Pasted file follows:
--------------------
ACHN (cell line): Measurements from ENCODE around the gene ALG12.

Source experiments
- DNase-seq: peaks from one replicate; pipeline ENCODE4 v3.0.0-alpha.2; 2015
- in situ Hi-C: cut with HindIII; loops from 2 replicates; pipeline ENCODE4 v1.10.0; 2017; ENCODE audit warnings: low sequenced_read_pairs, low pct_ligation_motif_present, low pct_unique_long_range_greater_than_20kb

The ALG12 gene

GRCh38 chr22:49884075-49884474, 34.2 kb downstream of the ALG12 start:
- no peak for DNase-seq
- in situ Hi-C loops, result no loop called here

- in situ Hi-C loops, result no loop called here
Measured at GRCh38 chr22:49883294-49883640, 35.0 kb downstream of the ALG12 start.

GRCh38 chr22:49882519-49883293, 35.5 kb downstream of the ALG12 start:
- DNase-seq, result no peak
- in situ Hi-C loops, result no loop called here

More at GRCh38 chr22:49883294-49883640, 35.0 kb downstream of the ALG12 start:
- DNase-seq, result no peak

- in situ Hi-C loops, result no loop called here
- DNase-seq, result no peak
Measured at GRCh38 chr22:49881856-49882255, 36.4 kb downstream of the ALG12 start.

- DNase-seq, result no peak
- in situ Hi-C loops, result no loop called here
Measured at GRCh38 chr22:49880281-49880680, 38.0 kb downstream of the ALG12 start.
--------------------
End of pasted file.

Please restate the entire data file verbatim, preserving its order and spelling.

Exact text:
ACHN (cell line): Measurements from ENCODE around the gene ALG12.

Source experiments
- DNase-seq: peaks from one replicate; pipeline ENCODE4 v3.0.0-alpha.2; 2015
- in situ Hi-C: cut with HindIII; loops from 2 replicates; pipeline ENCODE4 v1.10.0; 2017; ENCODE audit warnings: low sequenced_read_pairs, low pct_ligation_motif_present, low pct_unique_long_range_greater_than_20kb

The ALG12 gene

GRCh38 chr22:49884075-49884474, 34.2 kb downstream of the ALG12 start:
- no peak for DNase-seq
- in situ Hi-C loops, result no loop called here

- in situ Hi-C loops, result no loop called here
Measured at GRCh38 chr22:49883294-49883640, 35.0 kb downstream of the ALG12 start.

GRCh38 chr22:49882519-49883293, 35.5 kb downstream of the ALG12 start:
- DNase-seq, result no peak
- in situ Hi-C loops, result no loop called here

More at GRCh38 chr22:49883294-49883640, 35.0 kb downstream of the ALG12 start:
- DNase-seq, result no peak

- in situ Hi-C loops, result no loop called here
- DNase-seq, result no peak
Measured at GRCh38 chr22:49881856-49882255, 36.4 kb downstream of the ALG12 start.

- DNase-seq, result no peak
- in situ Hi-C loops, result no loop called here
Measured at GRCh38 chr22:49880281-49880680, 38.0 kb downstream of the ALG12 start.